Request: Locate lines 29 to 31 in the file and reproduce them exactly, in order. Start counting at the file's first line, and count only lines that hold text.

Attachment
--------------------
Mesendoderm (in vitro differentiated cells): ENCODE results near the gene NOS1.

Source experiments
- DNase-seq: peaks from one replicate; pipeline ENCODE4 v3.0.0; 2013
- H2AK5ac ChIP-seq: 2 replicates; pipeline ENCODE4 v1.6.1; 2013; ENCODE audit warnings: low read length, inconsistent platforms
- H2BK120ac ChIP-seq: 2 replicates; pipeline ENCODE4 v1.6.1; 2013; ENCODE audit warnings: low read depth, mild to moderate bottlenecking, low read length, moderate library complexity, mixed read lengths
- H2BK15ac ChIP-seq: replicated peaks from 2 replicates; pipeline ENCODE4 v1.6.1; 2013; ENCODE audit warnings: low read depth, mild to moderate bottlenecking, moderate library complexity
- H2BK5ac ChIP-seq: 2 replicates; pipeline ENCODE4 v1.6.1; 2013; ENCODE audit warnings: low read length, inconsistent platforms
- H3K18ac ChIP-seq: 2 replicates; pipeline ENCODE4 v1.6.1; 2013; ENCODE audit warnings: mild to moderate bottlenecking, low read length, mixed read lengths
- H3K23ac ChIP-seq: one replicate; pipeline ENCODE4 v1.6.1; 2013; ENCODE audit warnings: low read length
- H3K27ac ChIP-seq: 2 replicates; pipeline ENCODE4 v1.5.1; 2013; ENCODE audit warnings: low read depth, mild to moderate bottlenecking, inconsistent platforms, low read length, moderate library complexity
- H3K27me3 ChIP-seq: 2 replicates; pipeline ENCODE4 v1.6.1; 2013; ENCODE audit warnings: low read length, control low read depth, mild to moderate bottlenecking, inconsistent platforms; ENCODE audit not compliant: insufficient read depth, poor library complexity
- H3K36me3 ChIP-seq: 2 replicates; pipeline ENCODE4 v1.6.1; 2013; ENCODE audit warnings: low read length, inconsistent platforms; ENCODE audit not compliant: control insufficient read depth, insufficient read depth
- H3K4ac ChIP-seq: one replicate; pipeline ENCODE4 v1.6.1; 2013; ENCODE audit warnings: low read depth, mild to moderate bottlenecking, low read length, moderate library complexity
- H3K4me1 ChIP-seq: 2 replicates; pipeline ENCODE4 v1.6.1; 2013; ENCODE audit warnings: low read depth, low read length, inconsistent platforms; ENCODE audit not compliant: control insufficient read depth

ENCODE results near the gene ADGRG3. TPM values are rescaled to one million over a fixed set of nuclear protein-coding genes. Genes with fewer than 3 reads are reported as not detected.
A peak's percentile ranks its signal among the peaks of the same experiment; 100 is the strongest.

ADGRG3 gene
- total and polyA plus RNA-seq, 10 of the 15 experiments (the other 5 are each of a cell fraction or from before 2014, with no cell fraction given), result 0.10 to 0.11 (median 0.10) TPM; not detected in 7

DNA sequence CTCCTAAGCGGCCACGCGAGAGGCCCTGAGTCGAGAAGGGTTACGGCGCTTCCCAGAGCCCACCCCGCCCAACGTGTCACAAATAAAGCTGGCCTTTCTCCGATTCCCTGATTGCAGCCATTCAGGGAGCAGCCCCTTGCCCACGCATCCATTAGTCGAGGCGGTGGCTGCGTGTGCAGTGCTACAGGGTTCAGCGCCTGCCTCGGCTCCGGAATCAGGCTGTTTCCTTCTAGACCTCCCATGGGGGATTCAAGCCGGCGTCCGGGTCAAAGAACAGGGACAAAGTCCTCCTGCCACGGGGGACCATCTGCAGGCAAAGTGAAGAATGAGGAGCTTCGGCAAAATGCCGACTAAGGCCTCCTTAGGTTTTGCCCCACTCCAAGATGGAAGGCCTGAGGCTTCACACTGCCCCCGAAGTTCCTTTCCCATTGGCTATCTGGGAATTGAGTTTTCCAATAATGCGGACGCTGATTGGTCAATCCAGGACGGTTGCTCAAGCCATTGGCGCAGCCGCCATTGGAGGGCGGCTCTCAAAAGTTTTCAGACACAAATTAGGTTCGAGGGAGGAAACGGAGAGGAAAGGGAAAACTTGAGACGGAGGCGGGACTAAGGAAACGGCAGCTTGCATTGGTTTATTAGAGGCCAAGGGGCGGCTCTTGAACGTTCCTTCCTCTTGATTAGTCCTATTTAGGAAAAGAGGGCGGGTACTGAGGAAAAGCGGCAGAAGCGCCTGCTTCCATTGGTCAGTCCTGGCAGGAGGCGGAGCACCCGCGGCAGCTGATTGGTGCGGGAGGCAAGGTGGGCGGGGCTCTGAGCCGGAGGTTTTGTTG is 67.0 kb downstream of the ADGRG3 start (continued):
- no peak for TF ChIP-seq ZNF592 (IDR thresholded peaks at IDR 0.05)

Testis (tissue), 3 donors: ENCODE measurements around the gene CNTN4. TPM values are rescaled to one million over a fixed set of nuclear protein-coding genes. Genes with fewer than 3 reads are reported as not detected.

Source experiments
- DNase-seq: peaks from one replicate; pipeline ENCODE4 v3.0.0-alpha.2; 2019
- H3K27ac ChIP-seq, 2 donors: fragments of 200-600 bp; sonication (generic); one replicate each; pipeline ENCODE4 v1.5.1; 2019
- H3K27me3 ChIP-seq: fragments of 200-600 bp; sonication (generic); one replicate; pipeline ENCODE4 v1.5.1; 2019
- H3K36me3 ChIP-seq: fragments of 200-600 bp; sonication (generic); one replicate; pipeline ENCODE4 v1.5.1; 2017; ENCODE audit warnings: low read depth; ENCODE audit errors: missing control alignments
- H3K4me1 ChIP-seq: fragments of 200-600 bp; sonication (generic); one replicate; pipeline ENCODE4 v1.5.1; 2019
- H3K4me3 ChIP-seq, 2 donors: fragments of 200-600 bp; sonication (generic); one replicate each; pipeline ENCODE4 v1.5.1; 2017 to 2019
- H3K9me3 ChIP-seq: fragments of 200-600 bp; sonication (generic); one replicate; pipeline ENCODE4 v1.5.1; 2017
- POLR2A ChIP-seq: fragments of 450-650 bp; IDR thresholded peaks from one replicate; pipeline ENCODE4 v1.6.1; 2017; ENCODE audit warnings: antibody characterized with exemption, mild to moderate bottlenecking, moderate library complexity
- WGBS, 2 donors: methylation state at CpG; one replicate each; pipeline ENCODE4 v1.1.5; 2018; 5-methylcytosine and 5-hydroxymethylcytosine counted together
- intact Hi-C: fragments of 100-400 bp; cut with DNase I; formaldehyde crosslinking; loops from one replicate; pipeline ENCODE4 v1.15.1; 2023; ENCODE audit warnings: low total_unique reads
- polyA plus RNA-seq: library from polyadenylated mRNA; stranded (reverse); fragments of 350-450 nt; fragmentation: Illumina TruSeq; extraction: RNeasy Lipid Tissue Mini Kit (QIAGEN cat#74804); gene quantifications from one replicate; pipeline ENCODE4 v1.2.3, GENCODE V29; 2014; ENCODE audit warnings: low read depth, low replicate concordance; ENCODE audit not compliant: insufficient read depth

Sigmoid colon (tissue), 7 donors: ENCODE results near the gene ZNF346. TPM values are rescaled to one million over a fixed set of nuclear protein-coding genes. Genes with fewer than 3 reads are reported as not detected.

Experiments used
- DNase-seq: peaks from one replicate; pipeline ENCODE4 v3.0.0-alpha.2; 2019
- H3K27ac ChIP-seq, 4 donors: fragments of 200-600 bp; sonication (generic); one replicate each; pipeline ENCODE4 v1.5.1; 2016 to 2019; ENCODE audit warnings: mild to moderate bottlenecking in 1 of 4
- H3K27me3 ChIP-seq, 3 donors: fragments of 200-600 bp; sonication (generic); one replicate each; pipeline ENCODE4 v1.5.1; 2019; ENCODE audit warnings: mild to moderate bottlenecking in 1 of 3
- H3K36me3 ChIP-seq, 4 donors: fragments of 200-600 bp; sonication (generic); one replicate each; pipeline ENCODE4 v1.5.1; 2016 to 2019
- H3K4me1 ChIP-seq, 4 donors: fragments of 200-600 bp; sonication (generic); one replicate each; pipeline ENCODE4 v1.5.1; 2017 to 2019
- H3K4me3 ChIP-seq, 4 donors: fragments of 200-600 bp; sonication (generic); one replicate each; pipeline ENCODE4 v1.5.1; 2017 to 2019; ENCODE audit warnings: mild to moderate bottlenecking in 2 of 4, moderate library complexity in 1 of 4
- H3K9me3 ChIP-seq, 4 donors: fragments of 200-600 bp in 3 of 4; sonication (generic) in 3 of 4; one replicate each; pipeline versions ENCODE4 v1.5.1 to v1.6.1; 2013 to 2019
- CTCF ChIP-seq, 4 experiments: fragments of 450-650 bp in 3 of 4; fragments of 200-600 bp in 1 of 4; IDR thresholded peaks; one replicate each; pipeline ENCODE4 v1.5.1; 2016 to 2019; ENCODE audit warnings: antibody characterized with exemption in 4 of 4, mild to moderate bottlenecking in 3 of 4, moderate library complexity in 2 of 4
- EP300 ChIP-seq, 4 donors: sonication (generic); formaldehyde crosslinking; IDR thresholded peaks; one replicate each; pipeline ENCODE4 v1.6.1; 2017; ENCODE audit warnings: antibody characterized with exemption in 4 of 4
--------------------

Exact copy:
- H3K9me3 ChIP-seq: fragments of 200-600 bp; sonication (generic); one replicate; pipeline ENCODE4 v1.5.1; 2017
- POLR2A ChIP-seq: fragments of 450-650 bp; IDR thresholded peaks from one replicate; pipeline ENCODE4 v1.6.1; 2017; ENCODE audit warnings: antibody characterized with exemption, mild to moderate bottlenecking, moderate library complexity
- WGBS, 2 donors: methylation state at CpG; one replicate each; pipeline ENCODE4 v1.1.5; 2018; 5-methylcytosine and 5-hydroxymethylcytosine counted together